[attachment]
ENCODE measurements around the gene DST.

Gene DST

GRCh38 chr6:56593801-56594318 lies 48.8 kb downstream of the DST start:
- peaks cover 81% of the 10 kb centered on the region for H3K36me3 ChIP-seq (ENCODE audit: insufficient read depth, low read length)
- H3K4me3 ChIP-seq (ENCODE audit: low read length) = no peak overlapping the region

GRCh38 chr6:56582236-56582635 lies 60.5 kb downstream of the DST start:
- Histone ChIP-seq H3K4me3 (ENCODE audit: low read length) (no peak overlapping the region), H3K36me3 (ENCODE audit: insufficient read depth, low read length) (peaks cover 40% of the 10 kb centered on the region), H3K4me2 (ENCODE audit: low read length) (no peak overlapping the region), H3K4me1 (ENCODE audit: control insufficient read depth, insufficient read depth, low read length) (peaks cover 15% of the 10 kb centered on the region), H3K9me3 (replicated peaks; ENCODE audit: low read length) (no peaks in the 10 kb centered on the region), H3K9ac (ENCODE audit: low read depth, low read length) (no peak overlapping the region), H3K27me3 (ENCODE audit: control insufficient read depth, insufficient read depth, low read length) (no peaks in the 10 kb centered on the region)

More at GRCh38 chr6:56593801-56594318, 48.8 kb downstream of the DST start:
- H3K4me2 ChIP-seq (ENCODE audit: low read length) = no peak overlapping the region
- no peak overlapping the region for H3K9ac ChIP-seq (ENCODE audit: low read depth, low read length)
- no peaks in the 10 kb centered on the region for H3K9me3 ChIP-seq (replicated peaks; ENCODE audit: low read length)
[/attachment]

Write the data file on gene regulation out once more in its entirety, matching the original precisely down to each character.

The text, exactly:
ENCODE measurements around the gene DST.

Gene DST

GRCh38 chr6:56593801-56594318 lies 48.8 kb downstream of the DST start:
- peaks cover 81% of the 10 kb centered on the region for H3K36me3 ChIP-seq (ENCODE audit: insufficient read depth, low read length)
- H3K4me3 ChIP-seq (ENCODE audit: low read length) = no peak overlapping the region

GRCh38 chr6:56582236-56582635 lies 60.5 kb downstream of the DST start:
- Histone ChIP-seq H3K4me3 (ENCODE audit: low read length) (no peak overlapping the region), H3K36me3 (ENCODE audit: insufficient read depth, low read length) (peaks cover 40% of the 10 kb centered on the region), H3K4me2 (ENCODE audit: low read length) (no peak overlapping the region), H3K4me1 (ENCODE audit: control insufficient read depth, insufficient read depth, low read length) (peaks cover 15% of the 10 kb centered on the region), H3K9me3 (replicated peaks; ENCODE audit: low read length) (no peaks in the 10 kb centered on the region), H3K9ac (ENCODE audit: low read depth, low read length) (no peak overlapping the region), H3K27me3 (ENCODE audit: control insufficient read depth, insufficient read depth, low read length) (no peaks in the 10 kb centered on the region)

More at GRCh38 chr6:56593801-56594318, 48.8 kb downstream of the DST start:
- H3K4me2 ChIP-seq (ENCODE audit: low read length) = no peak overlapping the region
- no peak overlapping the region for H3K9ac ChIP-seq (ENCODE audit: low read depth, low read length)
- no peaks in the 10 kb centered on the region for H3K9me3 ChIP-seq (replicated peaks; ENCODE audit: low read length)